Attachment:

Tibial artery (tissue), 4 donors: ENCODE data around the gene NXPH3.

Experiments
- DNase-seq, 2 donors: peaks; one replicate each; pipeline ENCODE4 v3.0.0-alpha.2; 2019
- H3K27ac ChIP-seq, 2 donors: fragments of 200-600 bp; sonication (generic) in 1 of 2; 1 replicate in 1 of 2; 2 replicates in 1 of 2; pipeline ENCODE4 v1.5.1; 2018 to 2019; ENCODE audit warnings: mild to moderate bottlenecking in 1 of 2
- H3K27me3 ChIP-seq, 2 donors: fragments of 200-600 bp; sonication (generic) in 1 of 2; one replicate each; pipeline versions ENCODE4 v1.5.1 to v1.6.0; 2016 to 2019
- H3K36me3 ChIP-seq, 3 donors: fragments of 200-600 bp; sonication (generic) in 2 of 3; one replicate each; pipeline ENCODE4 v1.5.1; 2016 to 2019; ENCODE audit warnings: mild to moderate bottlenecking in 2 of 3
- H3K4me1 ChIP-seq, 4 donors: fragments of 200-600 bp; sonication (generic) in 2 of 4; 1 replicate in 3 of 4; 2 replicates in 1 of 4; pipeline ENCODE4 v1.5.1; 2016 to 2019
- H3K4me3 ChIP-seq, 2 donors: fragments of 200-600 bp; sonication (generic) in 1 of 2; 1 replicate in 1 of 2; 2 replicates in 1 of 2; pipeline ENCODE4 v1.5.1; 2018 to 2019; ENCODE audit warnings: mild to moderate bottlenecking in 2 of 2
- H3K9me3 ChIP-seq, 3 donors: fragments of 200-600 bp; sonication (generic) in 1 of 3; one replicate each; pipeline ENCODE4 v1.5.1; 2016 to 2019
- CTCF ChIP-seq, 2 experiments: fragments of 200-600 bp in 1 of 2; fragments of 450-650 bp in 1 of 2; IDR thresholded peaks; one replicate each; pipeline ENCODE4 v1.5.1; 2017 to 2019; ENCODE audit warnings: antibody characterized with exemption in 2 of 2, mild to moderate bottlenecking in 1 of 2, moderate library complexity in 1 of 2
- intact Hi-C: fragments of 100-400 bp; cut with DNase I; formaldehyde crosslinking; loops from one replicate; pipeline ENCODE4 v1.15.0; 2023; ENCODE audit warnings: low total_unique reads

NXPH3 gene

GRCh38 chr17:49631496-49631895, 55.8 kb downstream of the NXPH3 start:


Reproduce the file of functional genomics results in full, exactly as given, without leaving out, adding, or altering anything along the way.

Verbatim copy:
Tibial artery (tissue), 4 donors: ENCODE data around the gene NXPH3.

Experiments
- DNase-seq, 2 donors: peaks; one replicate each; pipeline ENCODE4 v3.0.0-alpha.2; 2019
- H3K27ac ChIP-seq, 2 donors: fragments of 200-600 bp; sonication (generic) in 1 of 2; 1 replicate in 1 of 2; 2 replicates in 1 of 2; pipeline ENCODE4 v1.5.1; 2018 to 2019; ENCODE audit warnings: mild to moderate bottlenecking in 1 of 2
- H3K27me3 ChIP-seq, 2 donors: fragments of 200-600 bp; sonication (generic) in 1 of 2; one replicate each; pipeline versions ENCODE4 v1.5.1 to v1.6.0; 2016 to 2019
- H3K36me3 ChIP-seq, 3 donors: fragments of 200-600 bp; sonication (generic) in 2 of 3; one replicate each; pipeline ENCODE4 v1.5.1; 2016 to 2019; ENCODE audit warnings: mild to moderate bottlenecking in 2 of 3
- H3K4me1 ChIP-seq, 4 donors: fragments of 200-600 bp; sonication (generic) in 2 of 4; 1 replicate in 3 of 4; 2 replicates in 1 of 4; pipeline ENCODE4 v1.5.1; 2016 to 2019
- H3K4me3 ChIP-seq, 2 donors: fragments of 200-600 bp; sonication (generic) in 1 of 2; 1 replicate in 1 of 2; 2 replicates in 1 of 2; pipeline ENCODE4 v1.5.1; 2018 to 2019; ENCODE audit warnings: mild to moderate bottlenecking in 2 of 2
- H3K9me3 ChIP-seq, 3 donors: fragments of 200-600 bp; sonication (generic) in 1 of 3; one replicate each; pipeline ENCODE4 v1.5.1; 2016 to 2019
- CTCF ChIP-seq, 2 experiments: fragments of 200-600 bp in 1 of 2; fragments of 450-650 bp in 1 of 2; IDR thresholded peaks; one replicate each; pipeline ENCODE4 v1.5.1; 2017 to 2019; ENCODE audit warnings: antibody characterized with exemption in 2 of 2, mild to moderate bottlenecking in 1 of 2, moderate library complexity in 1 of 2
- intact Hi-C: fragments of 100-400 bp; cut with DNase I; formaldehyde crosslinking; loops from one replicate; pipeline ENCODE4 v1.15.0; 2023; ENCODE audit warnings: low total_unique reads

NXPH3 gene

GRCh38 chr17:49631496-49631895, 55.8 kb downstream of the NXPH3 start: